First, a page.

Regarded as one of the best quarterbacks in college football, Deshaun Watson has not lived up the high expectations set for him in 2016. After leading the Clemson Tigers to a 14-1 record and an appearance in the National Championship, many anticipated a high-powered encore for Watson in 2016. Watson’s fall from grace in the eyes of some draft enthusiasts doesn’t impact how NFL teams will view such a special talent at the quarterback position.
DOB: 09/14/1995 (21 years old on draft day)
Highly recruited out of Gainesville High School in Georgia, Watson was rated as the number one dual-threat quarterback by ESPN, rivals.com, and 247sports.com. He set the state career records for total offensive yards with 17,134 and total touchdowns with 218. Watson’s athleticism is evident as he played basketball his junior year of high school as well.
Watson committed to the University of Clemson in February of 2012. According to an article by Pete Thamel of Campus Rush, Watson jotted down four goals on a piece of notebook paper. Those goals included: Win the ACC championship, win the National Championship, win the Heisman Trophy and graduate from Clemson with a chance to play in the NFL.
Well, so far, Watson has put himself in the best position to reach these goals.
Clemson identified how special of a player Watson was very early in his career. Even Steve Fuller allowed his retired jersey, #4, to come out of retirement so Watson could wear it because Watson wore the same jersey number throughout his high school career.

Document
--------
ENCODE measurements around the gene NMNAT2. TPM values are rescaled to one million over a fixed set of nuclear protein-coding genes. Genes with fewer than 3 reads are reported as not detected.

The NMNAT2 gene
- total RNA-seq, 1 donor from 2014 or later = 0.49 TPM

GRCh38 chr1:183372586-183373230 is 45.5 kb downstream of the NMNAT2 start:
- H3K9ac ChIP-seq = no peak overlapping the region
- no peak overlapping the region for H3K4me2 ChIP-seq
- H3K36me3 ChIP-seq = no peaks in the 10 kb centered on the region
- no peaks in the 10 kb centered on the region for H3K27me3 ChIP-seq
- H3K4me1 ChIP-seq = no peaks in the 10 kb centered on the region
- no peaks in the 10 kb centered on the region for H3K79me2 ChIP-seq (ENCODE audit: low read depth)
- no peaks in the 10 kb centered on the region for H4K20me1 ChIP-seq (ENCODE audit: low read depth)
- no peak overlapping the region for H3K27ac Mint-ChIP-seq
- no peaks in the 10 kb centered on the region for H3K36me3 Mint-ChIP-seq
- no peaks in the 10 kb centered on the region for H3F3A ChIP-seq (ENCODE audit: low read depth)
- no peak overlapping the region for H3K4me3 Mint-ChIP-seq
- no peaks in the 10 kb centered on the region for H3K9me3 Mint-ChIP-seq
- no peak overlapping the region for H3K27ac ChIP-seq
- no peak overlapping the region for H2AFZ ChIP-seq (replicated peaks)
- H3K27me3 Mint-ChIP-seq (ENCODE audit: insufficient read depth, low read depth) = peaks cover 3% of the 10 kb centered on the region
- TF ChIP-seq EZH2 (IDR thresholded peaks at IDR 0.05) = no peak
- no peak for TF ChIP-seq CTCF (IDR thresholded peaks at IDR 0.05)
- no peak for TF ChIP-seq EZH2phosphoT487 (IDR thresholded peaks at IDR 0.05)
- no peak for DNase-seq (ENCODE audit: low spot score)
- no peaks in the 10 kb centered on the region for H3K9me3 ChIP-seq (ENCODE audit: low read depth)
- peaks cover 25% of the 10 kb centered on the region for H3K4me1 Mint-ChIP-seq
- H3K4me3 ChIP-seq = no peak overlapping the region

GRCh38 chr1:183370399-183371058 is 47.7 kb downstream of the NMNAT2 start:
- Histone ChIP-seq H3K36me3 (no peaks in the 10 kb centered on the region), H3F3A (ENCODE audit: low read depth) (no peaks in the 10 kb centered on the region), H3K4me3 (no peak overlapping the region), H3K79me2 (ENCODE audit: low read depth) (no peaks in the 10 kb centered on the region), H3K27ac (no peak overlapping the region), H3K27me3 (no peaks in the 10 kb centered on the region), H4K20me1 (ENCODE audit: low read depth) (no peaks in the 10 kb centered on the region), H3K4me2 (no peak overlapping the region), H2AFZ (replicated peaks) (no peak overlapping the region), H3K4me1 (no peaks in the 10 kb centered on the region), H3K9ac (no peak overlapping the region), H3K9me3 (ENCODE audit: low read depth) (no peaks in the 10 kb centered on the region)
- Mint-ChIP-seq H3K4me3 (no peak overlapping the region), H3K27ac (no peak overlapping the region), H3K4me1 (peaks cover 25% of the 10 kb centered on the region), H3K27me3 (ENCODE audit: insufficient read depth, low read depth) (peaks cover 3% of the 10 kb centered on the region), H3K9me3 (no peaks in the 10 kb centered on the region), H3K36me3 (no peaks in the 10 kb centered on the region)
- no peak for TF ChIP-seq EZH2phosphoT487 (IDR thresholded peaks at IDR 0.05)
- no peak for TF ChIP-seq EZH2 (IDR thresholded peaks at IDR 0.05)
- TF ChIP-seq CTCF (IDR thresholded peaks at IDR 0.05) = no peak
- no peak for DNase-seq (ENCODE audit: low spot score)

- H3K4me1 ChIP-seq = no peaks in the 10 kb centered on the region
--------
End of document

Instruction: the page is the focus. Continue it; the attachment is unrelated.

The 2015 season put Watson on the map as he led the Clemson football team to an undefeated 12-0 regular-season record. That season he threw for 4,109 yards and 35 touchdowns with 13 interceptions. He also ran for 1,105 yards and 12 touchdowns averaging 5.3 yards per carry.
Losing the 2015 National Championship to Alabama, Watson failed in his initial attempt at one of his main goals. This would not stop him, the very next year as he shows excellent tenacity and the ability to overcome adversity.
Extend the Play: Watson has an outstanding ability to extend the play with his legs using very good pocket awareness. He has ideal mobility and agility to escape the pocket. He is an athletic, pass-first quarterback, but uses his legs strategically to develop the play.
In this clip, you can see Watson using an outstanding one cut move to juke the defender in order to find the open receiver to make the play. He continues to keep his head up and eyes downfield, watching the receiver’s route evolve in order to execute the completion. He also uses great awareness to identify the angle of the block created in order for him to have an open lane.
Here you see Watson’s running ability as he is able to shake off a defender, reestablish himself and find an open lane to gain extra yards. His quick decision making allows for him to identify the second defender and allow his offensive lineman to set up the block.
Where Watson fails is avoiding contact at the end of a play. Basically running right into the defender, allowing his body to take the impact. This is something he will need to improve on at the next level.
Velocity/Touch: One of the things that Watson was knocked for coming out of high school was his arm strength. After watching multiple games, I am more impressed that I am concerned. Not only does Watson showcase the ability to throw the ball downfield, but he also is able to thread passes between traffic and fit the ball into tight windows over the middle.